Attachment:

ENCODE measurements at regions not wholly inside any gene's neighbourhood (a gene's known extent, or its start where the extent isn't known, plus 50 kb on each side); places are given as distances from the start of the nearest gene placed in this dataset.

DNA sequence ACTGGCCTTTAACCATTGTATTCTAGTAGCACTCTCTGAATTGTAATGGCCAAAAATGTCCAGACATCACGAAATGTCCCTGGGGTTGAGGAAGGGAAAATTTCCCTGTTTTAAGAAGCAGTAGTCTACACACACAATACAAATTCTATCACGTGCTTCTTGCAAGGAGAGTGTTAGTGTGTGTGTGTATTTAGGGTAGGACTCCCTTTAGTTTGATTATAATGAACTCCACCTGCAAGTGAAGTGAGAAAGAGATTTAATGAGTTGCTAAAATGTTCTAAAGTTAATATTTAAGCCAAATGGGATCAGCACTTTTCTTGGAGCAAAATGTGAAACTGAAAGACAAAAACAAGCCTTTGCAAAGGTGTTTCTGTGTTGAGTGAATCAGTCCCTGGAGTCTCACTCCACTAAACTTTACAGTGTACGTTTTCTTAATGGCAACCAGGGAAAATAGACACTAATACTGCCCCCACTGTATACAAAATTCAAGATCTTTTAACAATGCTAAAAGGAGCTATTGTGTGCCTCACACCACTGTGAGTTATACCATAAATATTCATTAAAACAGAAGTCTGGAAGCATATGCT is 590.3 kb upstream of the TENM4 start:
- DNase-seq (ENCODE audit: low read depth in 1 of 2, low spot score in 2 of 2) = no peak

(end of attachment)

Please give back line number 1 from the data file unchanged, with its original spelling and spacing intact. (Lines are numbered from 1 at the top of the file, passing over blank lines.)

ENCODE measurements at regions not wholly inside any gene's neighbourhood (a gene's known extent, or its start where the extent isn't known, plus 50 kb on each side); places are given as distances from the start of the nearest gene placed in this dataset.